Backlog of 3,759 criminal appeals cases has been resolved, state appellate defender says
Illinois State Appellate Defender James Chadd testifies virtually before a state Senate judiciary appropriations subcommittee Tuesday. He said a backlog of cases before his office that topped 3,700 at the height of a two-year state budget impasse has been "solved" due to full funding and staffing at the agency for the previous four years. (Credit: ILGA.gov)
Full funding, staffing for 4 years after impasse has allowed appeals to be processed in timely manner
By JERRY NOWICKI
Capitol News Illinois
SPRINGFIELD – A backlog of cases before the Illinois Office of the State Appellate Defender that the agency’s leader once described as a “crisis in the criminal justice system” has largely been resolved, State Appellate Defender James Chadd told a state Senate committee Tuesday.
Chadd told a Senate judiciary appropriations subcommittee that the backlog of cases at one time exceeded 3,759 amid a two-year budget impasse and extensive periods of underfunding. There are now fewer than 500 cases with complete records before the office, he said.
“We are now able to begin working on a case within a month or two of the date we get a complete record,” he said. “In my 37 years with OSAD, I can remember no time when we're able to get to cases so quickly.”
The Office of the State Appellate Defender represents the state’s most disadvantaged individuals as they appeal criminal charges. That generally includes those who cannot afford private attorneys but are appealing severe charges.
Chadd, who was appointed state appellate defender in 2017 and seated in January 2018, attributed the success in reducing the backlog to the agency being fully funded and fully staffed for the previous four years. He’s been at the agency since 1984.
“And I would like to thank the leadership of this committee and the entire legislature for that,” he said. “It's made all the difference in the world. And I never thought we'd be in this position so quickly.”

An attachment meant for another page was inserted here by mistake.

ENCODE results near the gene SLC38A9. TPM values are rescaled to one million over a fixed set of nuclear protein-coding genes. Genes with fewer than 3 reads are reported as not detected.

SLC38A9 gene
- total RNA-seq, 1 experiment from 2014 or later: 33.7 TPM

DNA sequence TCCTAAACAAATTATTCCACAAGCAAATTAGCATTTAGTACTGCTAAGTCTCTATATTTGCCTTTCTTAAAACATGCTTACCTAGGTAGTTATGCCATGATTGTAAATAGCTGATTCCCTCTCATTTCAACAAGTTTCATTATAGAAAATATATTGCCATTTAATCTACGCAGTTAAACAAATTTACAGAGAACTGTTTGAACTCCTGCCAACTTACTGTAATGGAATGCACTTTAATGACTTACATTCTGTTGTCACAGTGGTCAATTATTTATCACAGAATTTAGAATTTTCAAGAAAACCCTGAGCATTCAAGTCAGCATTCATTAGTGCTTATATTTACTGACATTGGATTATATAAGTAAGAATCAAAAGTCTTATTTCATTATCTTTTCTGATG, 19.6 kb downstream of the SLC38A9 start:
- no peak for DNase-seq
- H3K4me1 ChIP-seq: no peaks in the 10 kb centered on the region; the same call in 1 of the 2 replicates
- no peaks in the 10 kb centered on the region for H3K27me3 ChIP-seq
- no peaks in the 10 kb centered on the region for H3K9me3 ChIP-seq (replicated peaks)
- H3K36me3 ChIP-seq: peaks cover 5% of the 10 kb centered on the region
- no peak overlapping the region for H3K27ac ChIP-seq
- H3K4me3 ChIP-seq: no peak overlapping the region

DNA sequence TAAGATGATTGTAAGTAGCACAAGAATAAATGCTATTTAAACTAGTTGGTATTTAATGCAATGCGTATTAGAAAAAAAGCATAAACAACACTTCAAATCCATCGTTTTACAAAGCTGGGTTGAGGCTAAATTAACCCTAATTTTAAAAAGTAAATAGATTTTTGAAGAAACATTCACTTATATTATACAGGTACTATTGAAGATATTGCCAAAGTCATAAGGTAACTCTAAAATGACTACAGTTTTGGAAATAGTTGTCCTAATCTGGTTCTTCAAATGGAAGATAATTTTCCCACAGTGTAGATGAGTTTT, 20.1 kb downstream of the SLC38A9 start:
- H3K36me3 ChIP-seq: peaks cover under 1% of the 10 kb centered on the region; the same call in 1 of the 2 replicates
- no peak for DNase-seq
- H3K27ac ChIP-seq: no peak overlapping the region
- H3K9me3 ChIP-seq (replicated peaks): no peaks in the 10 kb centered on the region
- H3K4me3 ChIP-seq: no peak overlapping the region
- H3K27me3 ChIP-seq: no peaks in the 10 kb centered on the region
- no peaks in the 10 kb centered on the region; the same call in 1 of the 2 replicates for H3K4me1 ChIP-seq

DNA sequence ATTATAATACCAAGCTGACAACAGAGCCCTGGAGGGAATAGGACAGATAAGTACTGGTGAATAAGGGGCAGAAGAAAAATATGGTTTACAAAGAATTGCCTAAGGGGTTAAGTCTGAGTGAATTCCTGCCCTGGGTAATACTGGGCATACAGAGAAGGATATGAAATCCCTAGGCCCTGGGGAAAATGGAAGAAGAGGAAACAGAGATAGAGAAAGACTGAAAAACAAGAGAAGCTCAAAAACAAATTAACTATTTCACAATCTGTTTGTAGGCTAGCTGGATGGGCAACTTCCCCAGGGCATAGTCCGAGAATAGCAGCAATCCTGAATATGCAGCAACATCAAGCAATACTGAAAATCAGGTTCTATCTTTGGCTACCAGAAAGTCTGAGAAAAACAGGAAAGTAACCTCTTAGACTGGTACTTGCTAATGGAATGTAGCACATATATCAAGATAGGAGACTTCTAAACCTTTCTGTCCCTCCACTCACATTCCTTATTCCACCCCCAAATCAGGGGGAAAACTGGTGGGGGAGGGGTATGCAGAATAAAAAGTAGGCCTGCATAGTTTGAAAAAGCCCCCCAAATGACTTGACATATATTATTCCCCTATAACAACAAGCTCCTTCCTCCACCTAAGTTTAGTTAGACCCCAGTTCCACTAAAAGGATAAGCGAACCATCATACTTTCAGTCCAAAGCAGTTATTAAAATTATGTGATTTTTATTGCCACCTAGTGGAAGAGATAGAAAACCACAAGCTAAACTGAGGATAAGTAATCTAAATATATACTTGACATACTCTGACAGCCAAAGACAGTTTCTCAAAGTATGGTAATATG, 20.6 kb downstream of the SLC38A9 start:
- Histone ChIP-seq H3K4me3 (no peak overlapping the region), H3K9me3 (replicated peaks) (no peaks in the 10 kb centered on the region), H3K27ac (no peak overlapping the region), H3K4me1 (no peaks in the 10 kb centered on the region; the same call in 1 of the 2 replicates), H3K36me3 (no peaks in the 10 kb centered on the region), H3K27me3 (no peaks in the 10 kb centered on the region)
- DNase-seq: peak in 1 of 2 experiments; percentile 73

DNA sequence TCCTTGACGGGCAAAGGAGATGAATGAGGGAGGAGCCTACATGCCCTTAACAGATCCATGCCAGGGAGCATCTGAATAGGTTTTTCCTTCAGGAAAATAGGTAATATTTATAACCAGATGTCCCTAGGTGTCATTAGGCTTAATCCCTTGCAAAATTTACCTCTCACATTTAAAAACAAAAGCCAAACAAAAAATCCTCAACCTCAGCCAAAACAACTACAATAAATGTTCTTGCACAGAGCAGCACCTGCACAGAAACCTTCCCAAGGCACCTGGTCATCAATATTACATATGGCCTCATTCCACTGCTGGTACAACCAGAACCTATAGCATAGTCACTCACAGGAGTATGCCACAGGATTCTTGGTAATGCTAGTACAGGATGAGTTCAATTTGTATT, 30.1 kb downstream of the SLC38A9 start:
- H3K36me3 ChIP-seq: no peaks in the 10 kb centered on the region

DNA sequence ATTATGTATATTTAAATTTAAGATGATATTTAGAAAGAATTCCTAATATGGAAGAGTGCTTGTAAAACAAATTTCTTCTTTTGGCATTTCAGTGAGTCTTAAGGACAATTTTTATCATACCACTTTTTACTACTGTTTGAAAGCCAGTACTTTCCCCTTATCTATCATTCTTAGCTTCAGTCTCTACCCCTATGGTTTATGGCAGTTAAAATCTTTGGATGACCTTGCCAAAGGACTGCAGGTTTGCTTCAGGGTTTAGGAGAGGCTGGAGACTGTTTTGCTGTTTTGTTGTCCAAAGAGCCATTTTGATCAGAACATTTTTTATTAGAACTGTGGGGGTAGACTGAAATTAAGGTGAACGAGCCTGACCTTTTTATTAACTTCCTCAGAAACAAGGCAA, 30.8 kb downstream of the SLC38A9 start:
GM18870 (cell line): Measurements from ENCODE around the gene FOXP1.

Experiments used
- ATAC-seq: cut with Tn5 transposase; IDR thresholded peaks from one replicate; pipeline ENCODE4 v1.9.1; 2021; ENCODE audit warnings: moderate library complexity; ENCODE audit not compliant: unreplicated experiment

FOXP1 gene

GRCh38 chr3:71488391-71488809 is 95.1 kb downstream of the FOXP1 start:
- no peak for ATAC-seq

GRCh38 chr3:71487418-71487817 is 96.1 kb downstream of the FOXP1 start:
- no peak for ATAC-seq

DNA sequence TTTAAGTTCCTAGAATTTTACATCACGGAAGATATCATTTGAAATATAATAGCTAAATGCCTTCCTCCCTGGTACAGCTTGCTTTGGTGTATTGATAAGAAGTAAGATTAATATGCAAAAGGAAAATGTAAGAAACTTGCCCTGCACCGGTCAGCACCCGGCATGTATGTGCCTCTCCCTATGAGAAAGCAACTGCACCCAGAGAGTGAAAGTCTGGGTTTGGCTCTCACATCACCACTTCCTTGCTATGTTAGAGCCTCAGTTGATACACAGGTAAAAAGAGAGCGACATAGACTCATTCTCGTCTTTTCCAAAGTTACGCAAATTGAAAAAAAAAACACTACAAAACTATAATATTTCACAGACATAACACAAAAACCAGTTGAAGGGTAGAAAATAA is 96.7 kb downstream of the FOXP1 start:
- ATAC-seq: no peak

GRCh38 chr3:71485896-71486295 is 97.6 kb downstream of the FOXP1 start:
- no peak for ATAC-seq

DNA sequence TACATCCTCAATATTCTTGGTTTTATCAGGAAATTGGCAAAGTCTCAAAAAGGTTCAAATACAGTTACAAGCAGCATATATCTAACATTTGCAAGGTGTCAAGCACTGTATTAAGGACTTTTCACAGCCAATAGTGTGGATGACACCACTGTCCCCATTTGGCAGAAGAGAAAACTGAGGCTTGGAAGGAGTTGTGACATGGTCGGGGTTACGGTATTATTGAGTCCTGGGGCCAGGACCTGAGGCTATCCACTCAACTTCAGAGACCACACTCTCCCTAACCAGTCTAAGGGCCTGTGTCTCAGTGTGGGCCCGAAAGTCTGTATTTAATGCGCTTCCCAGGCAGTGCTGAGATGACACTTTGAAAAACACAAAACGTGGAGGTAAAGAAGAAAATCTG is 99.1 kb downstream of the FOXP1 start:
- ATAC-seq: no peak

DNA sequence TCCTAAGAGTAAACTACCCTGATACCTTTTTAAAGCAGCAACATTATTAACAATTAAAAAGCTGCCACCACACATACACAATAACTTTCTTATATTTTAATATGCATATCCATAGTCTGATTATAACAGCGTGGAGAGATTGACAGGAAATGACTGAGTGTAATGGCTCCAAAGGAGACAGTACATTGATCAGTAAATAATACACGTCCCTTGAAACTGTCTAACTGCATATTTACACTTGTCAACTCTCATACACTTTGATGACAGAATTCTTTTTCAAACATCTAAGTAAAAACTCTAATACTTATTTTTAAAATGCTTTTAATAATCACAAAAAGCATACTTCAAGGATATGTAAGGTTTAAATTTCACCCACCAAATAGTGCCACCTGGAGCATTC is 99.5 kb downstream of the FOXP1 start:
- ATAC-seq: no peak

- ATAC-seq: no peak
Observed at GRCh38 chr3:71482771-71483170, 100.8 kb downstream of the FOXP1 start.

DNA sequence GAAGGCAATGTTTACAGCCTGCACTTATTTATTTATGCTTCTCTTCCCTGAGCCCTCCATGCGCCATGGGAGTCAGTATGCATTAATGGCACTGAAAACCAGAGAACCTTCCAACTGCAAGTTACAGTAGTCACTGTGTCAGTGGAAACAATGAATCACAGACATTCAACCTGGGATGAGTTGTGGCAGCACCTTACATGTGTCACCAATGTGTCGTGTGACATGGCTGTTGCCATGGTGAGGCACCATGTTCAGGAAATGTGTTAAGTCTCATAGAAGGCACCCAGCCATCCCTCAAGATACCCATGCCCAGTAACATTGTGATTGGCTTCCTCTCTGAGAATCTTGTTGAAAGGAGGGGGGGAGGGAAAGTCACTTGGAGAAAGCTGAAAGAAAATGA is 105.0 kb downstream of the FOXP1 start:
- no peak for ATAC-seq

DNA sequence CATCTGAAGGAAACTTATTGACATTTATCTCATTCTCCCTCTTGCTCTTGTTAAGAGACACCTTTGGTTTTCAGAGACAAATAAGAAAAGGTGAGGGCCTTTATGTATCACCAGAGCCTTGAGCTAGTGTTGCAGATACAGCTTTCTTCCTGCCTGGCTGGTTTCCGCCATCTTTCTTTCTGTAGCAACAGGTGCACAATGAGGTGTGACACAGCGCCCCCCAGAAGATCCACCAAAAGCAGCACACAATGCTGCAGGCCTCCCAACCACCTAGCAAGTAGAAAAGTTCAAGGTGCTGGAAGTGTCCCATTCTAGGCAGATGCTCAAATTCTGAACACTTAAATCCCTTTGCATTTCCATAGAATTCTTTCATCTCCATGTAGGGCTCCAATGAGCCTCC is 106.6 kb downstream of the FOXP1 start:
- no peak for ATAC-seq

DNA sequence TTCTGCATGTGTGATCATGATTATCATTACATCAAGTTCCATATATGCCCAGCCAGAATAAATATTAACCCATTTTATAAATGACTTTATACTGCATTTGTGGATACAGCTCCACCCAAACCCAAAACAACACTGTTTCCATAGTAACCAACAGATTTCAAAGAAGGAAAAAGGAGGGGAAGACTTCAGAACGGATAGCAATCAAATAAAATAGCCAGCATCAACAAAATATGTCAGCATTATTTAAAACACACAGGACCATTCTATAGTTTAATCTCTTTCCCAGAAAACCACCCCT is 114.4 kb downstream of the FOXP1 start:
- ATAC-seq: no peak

“Fully funded” equates to a budget of roughly $26 million, a number he has requested from the General Assembly for the upcoming fiscal year, which begins July 1. It’s roughly flat from the current year with a decrease of about $70,000.
It’s an increase from just under $24 million that was budgeted for the agency in Gov. JB Pritzker’s first year in office. It also marks about a 30 percent increase from OSAD’s budget at the height of the budget impasse which occurred from 2015 to 2017.
Chadd said another contributing factor to the decrease in the backlog was that OSAD was able to work effectively throughout the pandemic as the pace of court cases slowed at the trial court level. The agency expects to see an unspecified increase in cases as trial courts return to a normal pace following slowdowns attributable to the pandemic.
The $26 million budget for the upcoming fiscal year, which still needs approval from the General Assembly and the governor, should allow OSAD to handle any influx of claims, Chadd said. The funding will support 255 employees at the agency, including 195 attorneys.
When Chadd came before the committee in 2020 just before the COVID-19 pandemic became widespread in Illinois, he requested funding authority to add seven new lawyers, he told the committee Tuesday. But since that time, the agency made progress on the backlog at such a pace that it did not need to hire the new attorneys.
“We believe that with 195 attorneys, we can handle any surge of appointments that comes our way,” he said. “And let me be clear about this, no one really knows exactly what that surge is going to look like. We don't know how quickly cases will be prosecuted, and it varies from county to county.”
Chadd also noted a Supreme Court program that connected the appellate defender with pro bono attorneys to help pare down the backlog was helpful but is no longer needed at this time.
Chadd also requested full funding for the state appellate prosecutor’s office – OSAD’s opponents in the courtroom.
“They are our opponents in court but they're also an important part of the criminal justice system,” he said. “And if you fund us but not them, that'll just create another log jam further down the road.”
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